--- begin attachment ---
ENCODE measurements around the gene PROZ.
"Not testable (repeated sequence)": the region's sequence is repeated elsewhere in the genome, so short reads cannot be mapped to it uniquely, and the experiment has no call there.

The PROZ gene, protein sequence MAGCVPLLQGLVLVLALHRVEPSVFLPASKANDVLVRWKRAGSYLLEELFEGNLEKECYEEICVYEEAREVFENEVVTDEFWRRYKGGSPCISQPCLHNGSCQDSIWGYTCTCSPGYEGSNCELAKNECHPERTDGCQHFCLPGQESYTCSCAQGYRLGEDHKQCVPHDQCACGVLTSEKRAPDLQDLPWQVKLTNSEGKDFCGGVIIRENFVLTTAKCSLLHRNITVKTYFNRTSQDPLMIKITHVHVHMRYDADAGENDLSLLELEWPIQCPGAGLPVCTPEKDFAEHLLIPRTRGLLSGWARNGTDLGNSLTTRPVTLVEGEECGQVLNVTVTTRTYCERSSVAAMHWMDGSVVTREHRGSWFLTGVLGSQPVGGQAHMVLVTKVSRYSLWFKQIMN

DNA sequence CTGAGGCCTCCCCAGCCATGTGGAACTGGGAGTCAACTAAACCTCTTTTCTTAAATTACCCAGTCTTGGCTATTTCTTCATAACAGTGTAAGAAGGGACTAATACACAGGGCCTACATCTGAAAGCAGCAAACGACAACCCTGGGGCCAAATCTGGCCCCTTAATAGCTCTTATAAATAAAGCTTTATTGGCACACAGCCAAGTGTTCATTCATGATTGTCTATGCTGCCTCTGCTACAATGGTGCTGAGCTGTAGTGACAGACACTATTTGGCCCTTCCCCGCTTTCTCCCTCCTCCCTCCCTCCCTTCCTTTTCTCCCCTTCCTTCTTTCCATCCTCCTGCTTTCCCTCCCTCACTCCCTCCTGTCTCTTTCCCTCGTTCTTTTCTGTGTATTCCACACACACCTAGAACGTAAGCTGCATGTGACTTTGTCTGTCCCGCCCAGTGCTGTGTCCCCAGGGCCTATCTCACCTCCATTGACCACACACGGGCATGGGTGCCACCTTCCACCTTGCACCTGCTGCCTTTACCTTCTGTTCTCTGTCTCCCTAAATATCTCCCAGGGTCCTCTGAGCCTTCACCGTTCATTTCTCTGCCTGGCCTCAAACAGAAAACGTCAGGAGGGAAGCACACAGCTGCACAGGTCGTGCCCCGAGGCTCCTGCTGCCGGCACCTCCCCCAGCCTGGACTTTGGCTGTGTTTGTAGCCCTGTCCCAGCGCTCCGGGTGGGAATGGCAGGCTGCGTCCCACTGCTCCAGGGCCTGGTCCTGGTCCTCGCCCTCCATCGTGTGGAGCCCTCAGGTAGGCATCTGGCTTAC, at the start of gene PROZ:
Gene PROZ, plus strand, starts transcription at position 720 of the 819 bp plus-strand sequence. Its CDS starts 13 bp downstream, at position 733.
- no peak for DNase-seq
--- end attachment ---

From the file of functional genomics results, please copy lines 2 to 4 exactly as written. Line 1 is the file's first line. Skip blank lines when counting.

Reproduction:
"Not testable (repeated sequence)": the region's sequence is repeated elsewhere in the genome, so short reads cannot be mapped to it uniquely, and the experiment has no call there.

The PROZ gene, protein sequence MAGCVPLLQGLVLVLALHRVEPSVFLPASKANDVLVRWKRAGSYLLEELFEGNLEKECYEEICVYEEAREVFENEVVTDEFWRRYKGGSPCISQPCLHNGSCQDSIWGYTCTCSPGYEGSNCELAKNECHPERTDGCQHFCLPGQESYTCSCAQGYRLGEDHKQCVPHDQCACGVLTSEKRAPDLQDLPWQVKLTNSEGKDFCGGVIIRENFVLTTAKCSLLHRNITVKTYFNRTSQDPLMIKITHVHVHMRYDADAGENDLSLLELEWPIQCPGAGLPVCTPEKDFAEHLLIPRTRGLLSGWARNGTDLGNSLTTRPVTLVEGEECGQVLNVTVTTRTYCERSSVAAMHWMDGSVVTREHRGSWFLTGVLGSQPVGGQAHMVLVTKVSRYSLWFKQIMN

DNA sequence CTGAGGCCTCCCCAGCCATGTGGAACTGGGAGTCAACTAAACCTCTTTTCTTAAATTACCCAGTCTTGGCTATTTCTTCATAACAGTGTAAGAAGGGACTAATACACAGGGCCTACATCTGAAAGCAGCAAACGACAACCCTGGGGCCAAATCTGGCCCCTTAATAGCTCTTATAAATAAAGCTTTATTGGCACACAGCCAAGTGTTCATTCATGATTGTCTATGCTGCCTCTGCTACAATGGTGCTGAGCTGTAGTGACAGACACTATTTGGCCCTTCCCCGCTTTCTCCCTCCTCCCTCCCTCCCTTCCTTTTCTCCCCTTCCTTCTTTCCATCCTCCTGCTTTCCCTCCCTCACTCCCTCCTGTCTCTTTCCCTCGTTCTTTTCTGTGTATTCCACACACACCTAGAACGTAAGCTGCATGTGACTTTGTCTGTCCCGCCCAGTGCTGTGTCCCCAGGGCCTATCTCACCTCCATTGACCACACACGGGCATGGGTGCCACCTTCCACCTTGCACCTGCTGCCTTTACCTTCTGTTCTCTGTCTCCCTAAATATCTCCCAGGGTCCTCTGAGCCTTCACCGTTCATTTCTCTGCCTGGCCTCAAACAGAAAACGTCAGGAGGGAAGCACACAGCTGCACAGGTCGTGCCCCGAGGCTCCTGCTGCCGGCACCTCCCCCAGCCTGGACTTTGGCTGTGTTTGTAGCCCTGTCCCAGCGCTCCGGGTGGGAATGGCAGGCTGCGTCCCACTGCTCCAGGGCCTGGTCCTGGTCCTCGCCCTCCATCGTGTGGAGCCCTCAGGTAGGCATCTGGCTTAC, at the start of gene PROZ: